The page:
A Humming Engine – Ottó Szabó
12 Dec 2012by Dani Veress
Meet contemporary artist Ottó Szabó by courtesy of FlashArt magazine.
Ottó Szabó is not just another young Hungarian artist simply trying to prolong his childhood years in the studio. He is hard as nails and mischievous, someone trying to teach exhibition visitors to play.
His statuettes are undeniably exciting, but Szabó stirs further interest with a particular private mythology built around his works. His fake narrative about his hijab decorated with folk-art motifs from the Kalocsa region balances bluff and credible, sensational news with unabashed confidence. According to Szabó’s mock-historical account, these communities fertilized local folk art: the typical Muslim hijab, covering the face of Muslim women, became fashionable headgear among young Hungarian women as well, who naturally decorated it with typical Kalocsa colorful tulip embroidery. Szabó claims he has also “found” one of these textiles. Actually, Szabó simply took his grandmother’s Kalocsa embroidered tablecloth from under her TV set, and cut holes for the eyes, passing off this mutilated piece of family heritage as a hijab.
Szabó also claims that he started drawing robots (and later making them) because he did not have action figures when he was a child. His robots, inspired by the computer game Neverhood, have large bodies, small heads, and long, thin limbs, sometimes with club-like ends. They look clumsy, but neither distorted, nor scary. Except for The Mouth of Truth, these sculptures, made of rusty, sharp tools, cannot frighten the spectator, even when they take the form of a skull mask, or when they wield a bloody axe, like The Short-Legged Butcher. These lovingly clumsy, awkwardly moving monsters may be mischievous, but they would surely never cause havoc.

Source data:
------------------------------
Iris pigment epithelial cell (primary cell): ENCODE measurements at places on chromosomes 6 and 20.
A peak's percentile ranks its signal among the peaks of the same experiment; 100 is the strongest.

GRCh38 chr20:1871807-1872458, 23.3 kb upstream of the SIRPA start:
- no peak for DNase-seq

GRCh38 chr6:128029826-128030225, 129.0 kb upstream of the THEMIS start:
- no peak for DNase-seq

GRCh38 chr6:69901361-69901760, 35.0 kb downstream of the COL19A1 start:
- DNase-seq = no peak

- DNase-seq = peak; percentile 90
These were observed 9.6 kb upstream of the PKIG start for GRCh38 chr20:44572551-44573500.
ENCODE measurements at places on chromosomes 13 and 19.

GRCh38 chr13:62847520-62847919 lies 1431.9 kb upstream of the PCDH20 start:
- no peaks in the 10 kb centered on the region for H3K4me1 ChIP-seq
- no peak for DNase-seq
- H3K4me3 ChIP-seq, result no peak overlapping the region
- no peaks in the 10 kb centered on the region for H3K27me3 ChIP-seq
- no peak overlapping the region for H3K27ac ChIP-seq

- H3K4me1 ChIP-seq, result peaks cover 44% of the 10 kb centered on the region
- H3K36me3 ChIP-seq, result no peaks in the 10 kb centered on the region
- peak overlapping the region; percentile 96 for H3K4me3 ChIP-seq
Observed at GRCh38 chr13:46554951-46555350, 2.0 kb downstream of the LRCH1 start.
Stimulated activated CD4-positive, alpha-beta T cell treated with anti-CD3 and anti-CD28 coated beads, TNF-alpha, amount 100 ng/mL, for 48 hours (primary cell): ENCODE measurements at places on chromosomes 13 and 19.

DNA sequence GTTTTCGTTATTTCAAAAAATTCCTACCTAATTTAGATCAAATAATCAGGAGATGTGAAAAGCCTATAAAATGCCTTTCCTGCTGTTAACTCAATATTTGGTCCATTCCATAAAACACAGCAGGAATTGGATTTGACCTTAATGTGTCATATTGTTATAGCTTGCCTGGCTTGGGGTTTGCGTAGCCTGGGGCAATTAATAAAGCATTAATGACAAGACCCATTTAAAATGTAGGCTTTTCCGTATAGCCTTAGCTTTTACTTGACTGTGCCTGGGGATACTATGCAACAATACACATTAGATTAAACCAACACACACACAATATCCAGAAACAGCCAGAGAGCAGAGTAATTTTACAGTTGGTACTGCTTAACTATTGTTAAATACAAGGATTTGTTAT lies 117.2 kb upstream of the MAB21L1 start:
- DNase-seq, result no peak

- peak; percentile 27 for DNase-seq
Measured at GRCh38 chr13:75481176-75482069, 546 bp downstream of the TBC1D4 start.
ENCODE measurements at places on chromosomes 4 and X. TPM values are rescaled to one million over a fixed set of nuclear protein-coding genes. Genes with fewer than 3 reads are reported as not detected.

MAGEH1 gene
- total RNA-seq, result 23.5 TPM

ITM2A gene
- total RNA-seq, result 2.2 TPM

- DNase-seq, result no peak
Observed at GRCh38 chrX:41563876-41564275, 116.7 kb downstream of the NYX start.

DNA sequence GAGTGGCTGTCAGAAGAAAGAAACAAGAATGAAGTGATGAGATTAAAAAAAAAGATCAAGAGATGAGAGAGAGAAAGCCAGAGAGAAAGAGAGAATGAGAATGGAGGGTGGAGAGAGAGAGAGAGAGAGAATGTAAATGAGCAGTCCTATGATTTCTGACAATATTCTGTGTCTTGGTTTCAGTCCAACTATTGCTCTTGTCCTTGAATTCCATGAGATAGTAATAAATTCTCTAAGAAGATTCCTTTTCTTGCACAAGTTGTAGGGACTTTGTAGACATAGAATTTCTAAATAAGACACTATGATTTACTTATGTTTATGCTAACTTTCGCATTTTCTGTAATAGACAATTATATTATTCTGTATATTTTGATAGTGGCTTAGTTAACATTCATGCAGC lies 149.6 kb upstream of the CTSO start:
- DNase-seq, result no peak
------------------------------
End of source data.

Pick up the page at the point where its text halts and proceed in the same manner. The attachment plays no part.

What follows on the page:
From the two tons of scrap iron Szabó bought at a junkyard he managed to weld a whole universe around himself, a universe with characters such as the Mechanical Deer with a spring for an antler, the Marching Elephant that has a mechanical trunk, the Latin-style El Robo, or BrúszVilisz in a light bulb G-suit. They are all striking variations on a futuristic theme, executed with enthusiastic craftsmanship. In his world of metallic figures, Szabó applies Isaac Asimov’s humane laws of robotics. Technological dependence makes machines chained to, and dependent on, humans – and not vice versa.
Szabó is not the compromising type at all. His experiments prove to be most fruitful in his kinetic works. While Szabó’s cocky robots seem harmless, his carefully executed kinetic works appear completely pointless. His Kitchen Space-Time Bender is a pertinent example of his employment of visual jokes expressed through the language of elementary physics. The intricate interaction of various drums and wheels results in a spinning machine, the function of which is at least as absurd as its name. The kitchen cabinet of Vladimir and Estragon must surely contain such an item.
Ottó Szabó was born in Szekszárd, Hungary in 1989. He lives and works in London.